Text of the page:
A study from Columbia University reveals that patients, who have been successfully treated with buprenorphine for opioid addiction, are at a greater risk of overdose after completion of the treatment. The study was titled, “Acute care, prescription opioid use, and overdose following discontinuation of long-term buprenorphine treatment for opioid use disorder”, and was published in the latest issue of The American Journal of Psychiatry. This study was funded and supported by the National Institute on Drug Abuse (NIDA) and the Agency for Healthcare Research and Quality.
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Researchers from the Columbia University Vagelos College of Physicians and Surgeons reveal that even after a treatment that lasts for 18 months, this theory holds true. Buprenorphine when used in individuals for 6 to 18 months continuously has been shown to be effective in opioid de-addiction treatment. Results from this study reveal that 5 percent of those who have thus been treated require treatment for opioid overdose within 6 months of ending treatment with buprenorphine. The authors of the study warn that these figures may be the tip of the iceberg because all overdose events that did not warrant healthcare setup visits may have been missed. Researcher Arthur Robin Williams, assistant professor of clinical psychiatry at Columbia University explained, “The rate at which individuals relapsed and overdosed after ending treatment was alarmingly high, suggesting that discontinuing buprenorphine is a life-threatening event.”
In fact the study authors reveal that the longer a person was on therapy with buprenorphine, the lower is their risk of poor outcomes in a person with opioid dependence. This means that at present buprenorphine therapy for de-addiction of opioid users may be the best choice. Researchers and other experts reveal that there is an opioid dependence crisis worldwide at present with opioid use disorder affecting over 2.1 million individuals. Buprenorphine was approved for opioid dependence in 2002 and is being prescribed and dispensed to over one million persons per year. The treatment however is discontinued by around 50 to 80 percent patients within a few weeks or months of use. There have been no guidelines that outline the duration of use of this agent for de-addiction. Insurance plans allow use of the agent for six months and there is requirement of periodic reauthorization, if it is to be continued further.
Williams said, “Many clinicians think they should prescribe buprenorphine only for time-limited periods, due to stigma and outdated beliefs that patients using medications for opioid use disorder are not in 'true recovery'. Our paper is one of the first to look at the effect of long-term durations of buprenorphine treatment on subsequent outcomes.”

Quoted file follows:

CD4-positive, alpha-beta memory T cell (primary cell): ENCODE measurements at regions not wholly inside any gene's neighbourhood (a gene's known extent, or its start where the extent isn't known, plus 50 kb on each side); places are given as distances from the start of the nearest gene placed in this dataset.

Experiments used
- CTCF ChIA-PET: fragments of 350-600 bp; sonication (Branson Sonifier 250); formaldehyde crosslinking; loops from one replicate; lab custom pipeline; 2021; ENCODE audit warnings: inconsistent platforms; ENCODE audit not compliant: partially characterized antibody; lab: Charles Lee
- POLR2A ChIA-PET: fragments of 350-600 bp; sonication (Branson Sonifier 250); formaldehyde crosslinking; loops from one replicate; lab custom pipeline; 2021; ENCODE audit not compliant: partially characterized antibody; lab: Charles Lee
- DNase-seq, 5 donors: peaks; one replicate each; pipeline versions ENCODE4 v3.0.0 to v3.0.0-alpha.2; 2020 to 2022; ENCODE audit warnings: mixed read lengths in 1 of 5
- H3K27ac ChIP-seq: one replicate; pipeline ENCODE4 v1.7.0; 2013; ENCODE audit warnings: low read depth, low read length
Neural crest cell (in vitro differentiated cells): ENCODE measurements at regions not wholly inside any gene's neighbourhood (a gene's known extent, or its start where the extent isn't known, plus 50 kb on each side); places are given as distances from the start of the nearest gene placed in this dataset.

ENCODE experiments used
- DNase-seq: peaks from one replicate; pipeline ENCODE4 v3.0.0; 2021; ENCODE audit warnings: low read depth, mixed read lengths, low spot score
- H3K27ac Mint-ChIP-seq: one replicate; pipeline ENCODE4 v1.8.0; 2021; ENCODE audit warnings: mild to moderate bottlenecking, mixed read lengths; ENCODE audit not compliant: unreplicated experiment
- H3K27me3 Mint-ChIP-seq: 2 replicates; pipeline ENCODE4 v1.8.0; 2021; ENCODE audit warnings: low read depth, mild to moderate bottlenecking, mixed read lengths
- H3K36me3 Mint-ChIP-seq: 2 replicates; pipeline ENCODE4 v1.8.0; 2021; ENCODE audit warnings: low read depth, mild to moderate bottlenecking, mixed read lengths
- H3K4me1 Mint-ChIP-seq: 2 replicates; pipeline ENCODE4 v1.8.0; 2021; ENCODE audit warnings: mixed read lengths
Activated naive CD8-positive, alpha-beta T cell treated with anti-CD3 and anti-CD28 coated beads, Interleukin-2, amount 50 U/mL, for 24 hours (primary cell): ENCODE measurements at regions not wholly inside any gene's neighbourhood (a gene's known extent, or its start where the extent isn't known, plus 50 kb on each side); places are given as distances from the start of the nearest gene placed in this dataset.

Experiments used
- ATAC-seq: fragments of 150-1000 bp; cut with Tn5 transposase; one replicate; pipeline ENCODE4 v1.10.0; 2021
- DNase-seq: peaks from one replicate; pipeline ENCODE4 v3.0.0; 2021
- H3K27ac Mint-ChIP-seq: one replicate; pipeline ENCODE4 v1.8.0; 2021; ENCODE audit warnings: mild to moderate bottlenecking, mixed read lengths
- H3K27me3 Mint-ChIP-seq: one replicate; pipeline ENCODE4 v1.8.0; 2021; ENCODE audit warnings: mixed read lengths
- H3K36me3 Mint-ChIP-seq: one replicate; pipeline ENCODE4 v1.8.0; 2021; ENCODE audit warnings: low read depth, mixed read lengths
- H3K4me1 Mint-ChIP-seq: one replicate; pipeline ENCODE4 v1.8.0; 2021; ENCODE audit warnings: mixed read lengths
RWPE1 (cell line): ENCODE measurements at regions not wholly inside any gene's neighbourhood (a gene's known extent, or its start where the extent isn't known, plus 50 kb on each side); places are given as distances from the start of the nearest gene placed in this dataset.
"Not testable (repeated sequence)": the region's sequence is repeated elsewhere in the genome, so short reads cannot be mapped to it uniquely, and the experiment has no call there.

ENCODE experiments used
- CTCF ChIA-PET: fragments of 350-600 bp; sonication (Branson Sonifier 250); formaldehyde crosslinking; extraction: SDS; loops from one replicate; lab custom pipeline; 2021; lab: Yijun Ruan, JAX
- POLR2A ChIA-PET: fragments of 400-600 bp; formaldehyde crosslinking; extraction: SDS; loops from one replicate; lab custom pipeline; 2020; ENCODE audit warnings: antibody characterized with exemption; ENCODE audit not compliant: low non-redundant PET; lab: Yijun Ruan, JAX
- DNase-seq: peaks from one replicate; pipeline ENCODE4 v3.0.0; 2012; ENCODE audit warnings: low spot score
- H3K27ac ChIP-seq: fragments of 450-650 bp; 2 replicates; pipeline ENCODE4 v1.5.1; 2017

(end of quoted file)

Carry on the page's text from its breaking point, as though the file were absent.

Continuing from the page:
For this study the team of researchers looked at the Medicaid claims data of around 9,000 persons aged between 18 and 64 years. These patients were on buprenorphine therapy for at least 6 months and as long as 18 months. Buprenorphine is one of the standard therapies for opioid de-addiction wrote the researchers. Experts have said that opioid addiction does not involve only heroin addiction as previous believed but also other opioids such as prescription drugs including oxycodone, codeine, morphine etc. there has been a serious rise in number of patients admitted or dying due to opioid overdose. Over the last few years, say reports from the CDC, between 1999 and 2016, there have been 350,000 deaths due to opioid overdose in United States and Canada. Reports also say that this “opioid epidemic” also known as the opioid crisis began in the nineties. One of the reasons for this rise in opioid use was the extended release low dose pain relief preparations that were being manufactured and prescribed during that time. Street drug use has given way to prescription opioid overuse.
Notwithstanding the duration of treatment, the team noted that 1 in 20 individuals had to be treated for opioid overdose at least once, 6 months after completion of buprenorphine treatment. Results also showed that around 25 percent had to be prescribed new opioids and around 45 percent presented to the emergency room, 6 months after buprenorphine treatment. The rate was high for those with pre-existing mental illness. The results also show that those who stopped therapy after 6 months of buprenorphine had higher risk of opioid overdose compared to those who were having the medication for 15-18 months.
The authors wrote that there have been studies that show that opioid overdose deaths reduce by 70 percent among those who are treated with buprenorphine. The dependence and addiction however has a risk of relapsing in most patients after the drug is discontinued. This study shows that those being treated for de-addiction may require years of therapy before they can be free of the risk of overdose. Williams said, “Patients and families need guidance, social support, and better coordination of care to help facilitate long-term maintenance with buprenorphrine for opioid use disorder.”
Acute Care, Prescription Opioid Use, and Overdose Following Discontinuation of Long-Term Buprenorphine Treatment for Opioid Use Disorder, Arthur Robin Williams, M.D., M.B.E., Hillary Samples, Ph.D., Stephen Crystal, Ph.D., Mark Olfson, M.D., M.P.H., Published Online: 2 Dec 2019, https://doi.org/10.1176/appi.ajp.2019.19060612